A recent report by Steel and Engineering Industries Federation of Southern Africa (Seifsa) shows the collapsing engineering profession in South Africa. Kaizer M Nyatsumba, CEO of Seifsa, explains the roots of this crisis to be the inadequate skills of South Africa’s existing engineers whose quantity is also inadequate, and the inability of the South Africa’s education system to provide knowledge that is competent enough to advance South Africa on the international benchmark among developing countries.
The crisis negatively affects the National Development Plan to carry out R845 billion strategic infrastructure projects. Hence, the crisis calls out for profitable investment projects: to train existing engineers in order to enhance their skills in a ‘much more aggressive’ manner and to build a stronger education system that can create adequately skilled engineers for the future.
To improve South Africa’s school system, potential investors could focus on educational establishments that can increase career guidance to the students in terms of qualifications for professional engineering; learners from all engineering institutions appear to have issues in understanding and meeting minimum entry requirements and duration of higher education courses for professional engineering.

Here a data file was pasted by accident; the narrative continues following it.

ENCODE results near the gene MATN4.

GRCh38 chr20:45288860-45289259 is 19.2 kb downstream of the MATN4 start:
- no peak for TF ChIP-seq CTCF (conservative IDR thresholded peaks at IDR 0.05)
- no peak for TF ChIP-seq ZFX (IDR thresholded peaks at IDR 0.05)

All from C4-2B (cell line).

For engineering professionals who are already in the field of duty, investors could aim at training this workforce up to the point where their skills can be measured as cutting edge.
Providing this level of skills to the engineers is described as “essential,” since the effects of this provision will be faster adoption of technology, higher productivity, higher competitiveness and lower production costs in South Africa. The opportunity is guaranteed to yield high investment return.